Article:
Directed by Esalen co-founder Michael Murphy and Professor Jeff Kripal, Esalen’s Center for Theory & Research (CTR) sponsors research, theory, and action to promote positive social change and the realization of the human potential.
Track Two invites cultural leaders to explore cultural movements that have influenced peace- building in the North Pacific Rim, (China, Korea, Japan, Far East Russia, Canada, US), Russia and the Middle East. Design and creation will be drivers of a week of inquiry.
Mindfulness, a secularized version of certain strands of Buddhist meditation, has become the exemplar of contemplative practice and the focus of almost all empirical studies of spiritual practice. Contemplative science has become, in large part, the science of secularized mindfulness. This focus has taught us much—but such an approach also woefully underrepresents some of the most important and powerful strands of spiritual practice. It leaves to one side a range of contemplative and spiritual practices which develop attention to the mind’s rich imaginative content. Often these practices involve building up inner images, and asking the practitioner to spend time with those images, to develop them with detail, and even to animate them. For those who seek to experience an invisible presence—be that Jesus, the goddess Tara, or an imaginary friend—imagination-rich practices are often central. And indeed, many spiritual meditation practices incorporate the imagination in ways not explored by contemplative science.
These practices work. At least, many who use them report a sense of presence. It is also true that we know relatively little about the way in which people experience presence, because so often, reports of presence are entangled with someone’s ideas about what and how they should be experiencing. Those who report back on these spiritual presence events are sometimes more motivated to say what they think the presence told them (that, for example, we are eternal) than how the presence felt (standing behind them or over them, substantial or immaterial, and so forth). We think, however, that these spiritual presence events are both varied and patterned. That is, people report that spiritual presence is sensed in different ways, but there are also recognizable features of these reports.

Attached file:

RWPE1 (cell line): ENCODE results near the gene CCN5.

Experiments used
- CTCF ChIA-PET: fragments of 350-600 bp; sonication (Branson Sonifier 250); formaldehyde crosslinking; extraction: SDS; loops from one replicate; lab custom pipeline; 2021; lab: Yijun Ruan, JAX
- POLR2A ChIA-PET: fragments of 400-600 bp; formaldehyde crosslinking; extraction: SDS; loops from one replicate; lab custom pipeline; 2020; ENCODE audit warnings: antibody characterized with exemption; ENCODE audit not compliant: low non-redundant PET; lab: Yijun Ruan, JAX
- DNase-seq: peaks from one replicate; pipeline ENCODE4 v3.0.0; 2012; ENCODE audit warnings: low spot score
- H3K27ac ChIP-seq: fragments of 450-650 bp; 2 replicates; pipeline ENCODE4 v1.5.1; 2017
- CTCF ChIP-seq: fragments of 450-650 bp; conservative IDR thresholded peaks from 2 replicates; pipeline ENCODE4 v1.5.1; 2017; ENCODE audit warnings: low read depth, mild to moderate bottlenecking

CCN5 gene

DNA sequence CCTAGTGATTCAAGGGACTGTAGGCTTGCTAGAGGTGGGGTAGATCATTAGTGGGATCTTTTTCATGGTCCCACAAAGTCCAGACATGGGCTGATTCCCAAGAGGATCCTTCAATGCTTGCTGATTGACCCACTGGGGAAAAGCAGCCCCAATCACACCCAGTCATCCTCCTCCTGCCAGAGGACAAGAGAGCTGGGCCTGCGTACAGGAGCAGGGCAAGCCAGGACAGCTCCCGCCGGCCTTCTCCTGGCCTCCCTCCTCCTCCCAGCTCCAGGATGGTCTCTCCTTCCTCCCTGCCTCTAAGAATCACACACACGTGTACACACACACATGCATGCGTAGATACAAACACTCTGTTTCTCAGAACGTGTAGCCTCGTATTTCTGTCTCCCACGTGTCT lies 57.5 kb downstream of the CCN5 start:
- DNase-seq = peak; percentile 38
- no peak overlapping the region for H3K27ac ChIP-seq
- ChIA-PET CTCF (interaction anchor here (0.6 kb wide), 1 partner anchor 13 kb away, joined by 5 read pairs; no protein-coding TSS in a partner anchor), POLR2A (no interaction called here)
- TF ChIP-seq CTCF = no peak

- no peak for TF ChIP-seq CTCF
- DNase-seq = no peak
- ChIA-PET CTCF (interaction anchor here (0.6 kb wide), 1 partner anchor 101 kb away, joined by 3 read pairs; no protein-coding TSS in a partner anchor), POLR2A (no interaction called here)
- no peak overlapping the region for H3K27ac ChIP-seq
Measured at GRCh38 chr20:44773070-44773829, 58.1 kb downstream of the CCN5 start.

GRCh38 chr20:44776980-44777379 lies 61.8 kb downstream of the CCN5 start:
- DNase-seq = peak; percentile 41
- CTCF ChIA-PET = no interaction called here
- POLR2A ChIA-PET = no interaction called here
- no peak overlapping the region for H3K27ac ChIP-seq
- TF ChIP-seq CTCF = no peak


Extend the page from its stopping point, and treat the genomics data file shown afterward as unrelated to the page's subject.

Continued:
We thus have two distinct, if inter-related, questions. The first question is whether there are consistent patterns in the imagination-focused practices across different social worlds. Are there specific, common techniques? The second is how spiritual presence is experienced by individuals in different social worlds. Is there a reliable taxonomy of such events?
This gathering seeks to explore both the use of imagination in the pursuit of invisible presence and the nature of invisible presence itself. We hope to bring together an intimate group of neuroscientists, anthropologists, psychologists, historians, clinicians, philosophers, and experiencers to discuss invisible presence and the ways in which practice can help to evoke it.
This conference is the second in a series exploring the history of black letters, and the ways in which it is, in part, a commentary on the supernatural. To read black letters is to read a commentary on blackness as the limit case of the natural, as that which breaks open the limits, laws, and conventional wisdom of the empirical hard sciences.
Black religious orientations also speak to the supernatural. African indigenous healers cured ailments by mixing plants; the Nation of Islam is revived through a mysterious UFO experience. There are other examples, too: black folk and conjure traditions manipulate the natural world to supernatural ends. And black esoteric traditions have demonstrated something beyond naturalistic conceptions of the human. The possibilities are endless; blackness is infinite. Black people are superhuman. Or so the story goes.
But this claim hasn’t entailed the kind of awe or reverence that one might think. Black people might be superhuman, but they are not always superheroes. There are other stories—stories that highlight the supernatural capacities of black people only to their detriment. Black people have often been conceived as superhuman in terms of the grotesque and monstrous.
We are looking for presentations that examine black superhumanism in the context of black cultural production such as science fiction, comics, movies, poetry, folklore, mythology as well as within the context of particular esoteric and mystical traditions. And we’re also interested in how black resistance movements might be understood as simultaneously invoking and resisting the violence of black superhuman discourses.
Underwriting is needed for project research, facilitators, translators, coordination, summary writers, occasional expert fees, travel and accommodation, and special outreach projects.
To make a donation, please email Jane Hartford at Jane.Hartford@Esalen.org.
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